State officials are free to resume child abuse investigations against parents who provide adolescents with gender-affirming medical care under a ruling released Friday by the Texas Supreme Court.
The ruling struck down a statewide injunction, issued by an Austin judge in March, that halted child abuse investigations based on providing medical treatment for gender dysphoria in minors.
The ruling allowed only a portion of the injunction to remain in force — the part that blocked abuse investigations into the family that sued to halt a policy they said violated their fundamental right to care for their children.
Lower courts did not have the authority to halt investigations into families who were not a party to the lawsuit, the Supreme Court said.
Friday’s ruling was limited to enforcing the injunction. The merits of the case — whether state-ordered child abuse investigations into transgender care violate the rights of families — remains before the Austin-based 3rd Court of Appeals. The first legal brief there is due May 25.
But the Texas Supreme Court also clarified that Gov. Greg Abbott — who in February directed the state’s child welfare agency to investigate reports of “gender-transitioning procedures” as child abuse — did not have the power to require the agency to do such investigations.
The Texas Department of Family and Protective Services quickly announced in February that it would follow Abbott’s directive — an action that the agency was not legally required to take, Friday’s ruling said.
While Abbott had the right to state his policy view on the subject, “DFPS was not compelled by law to follow (it),” the court said.
Lawyers who specialize in LGBTQ rights hope that clarification means the state agency will decline to resume or launch abuse investigations while the policy’s legality is under court review.
“We hope that, with a clear determination from the Texas Supreme Court that this directive is not legally binding, that everything will go back to business as usual before this directive from Gov. Abbott came out,” said Currey Cook, senior counsel with Lambda Legal.
“Are they going to do that? We don’t know. We hope so,” he said.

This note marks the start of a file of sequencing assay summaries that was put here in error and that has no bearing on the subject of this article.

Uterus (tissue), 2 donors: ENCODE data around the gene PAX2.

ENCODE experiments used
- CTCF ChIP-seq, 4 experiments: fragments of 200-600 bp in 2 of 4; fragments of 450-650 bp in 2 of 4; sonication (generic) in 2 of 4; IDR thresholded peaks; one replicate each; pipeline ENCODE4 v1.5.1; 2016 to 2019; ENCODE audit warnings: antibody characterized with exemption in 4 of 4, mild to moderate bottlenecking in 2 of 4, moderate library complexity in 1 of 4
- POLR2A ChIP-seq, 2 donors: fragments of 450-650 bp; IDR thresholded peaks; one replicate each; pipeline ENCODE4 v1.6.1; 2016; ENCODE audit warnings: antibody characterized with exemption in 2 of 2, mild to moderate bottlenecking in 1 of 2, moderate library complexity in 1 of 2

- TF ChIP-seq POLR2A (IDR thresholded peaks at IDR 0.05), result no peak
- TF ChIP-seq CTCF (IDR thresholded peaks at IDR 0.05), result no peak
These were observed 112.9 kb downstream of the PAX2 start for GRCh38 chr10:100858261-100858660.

Asked about the child welfare agency’s plans, a spokeswoman said the ruling was being reviewed. “We have no immediate comment beyond that,” spokeswoman Marissa Gonzales said.
9 investigations had begun
State officials said nine families with transgender children were under investigation when state District Judge Amy Clark Meachum issued the injunction, ruling in March that Abbott’s directive improperly exceeded his authority.
The legal challenge was launched by parents, identified only as Jane and John Doe in court documents, who were under investigation for providing gender-affirming care to their 16-year-old. The mother worked for the Department of Family and Protective Services, which placed her on leave and initiated a child abuse investigation after she asked a supervisor to clarify what Abbott’s order meant for her family.
Cook, one of the lawyers for Jane and John Doe, said he was relieved that the family remains off limits to child abuse investigators.
But the ruling should have a wider impact, Cook added, because it left intact the portion of the injunction that protected the Doe family — including Meachum’s finding that the child abuse investigation caused irreparable harm to the couple and their child.
“It does not seem to make a lot of sense … to continue to investigate other families based on (a policy) that causes irreparable harm,” Cook said.
Families should not be investigated for loving and affirming their children when they follow guidance from qualified medical practitioners, he said, adding, “That’s basic, good child welfare practice.”
Texas Attorney General Ken Paxton praised Friday’s ruling.
“Just secured a win for families against the gender ideology of doctors, big pharma, clinics trying to ‘trans’ confused, innocent children,” he said on Twitter.
Paxton appeal initiated ruling
After a daylong hearing in March, during which Jane Doe testified about the strain and stigma caused by the child abuse investigation, Meachum issued a temporary injunction that blocked investigations based solely on medical care for transgender youths experiencing gender dysphoria, the distress caused when a person’s body does not match their gender identity.
The investigations violated the constitutional rights of the families, the judge ruled.
Paxton immediately appealed, an act that halted enforcement of the injunction under state rules on court procedure.
The Austin-based 3rd Court of Appeals eventually reinstated the injunction, blocking the abuse investigations until it could rule on the legality of Abbott’s directive and the Department of Family and Protective Services’ implementation of it.
Paxton next asked the state Supreme Court to block the injunction as improper. The court largely agreed Friday, halting the injunction’s statewide scope for violating state rules that do not let appeals courts grant relief to people who are not a party to a lawsuit.
In a partial dissent, three justices said they would have blocked every aspect of the injunction, arguing that the proper time for a legal challenge would be when abuse investigators try to remove a child or take other action based on an investigation.
“They cite no case in which an injunction has been obtained prohibiting the executive branch from exercising its well-established prerogative to investigate whether the law has been broken,” said the dissenting opinion by Justice Jimmy Blacklock that was joined by Justices Jeff Boyd and John Devine.
All nine justices on the Supreme Court are Republicans, while there are five Democrats and one Republican on the 3rd Court of Appeals, which is weighing the constitutionality of the child abuse investigations. The Supreme Court will have the final say on what the 3rd Court determines.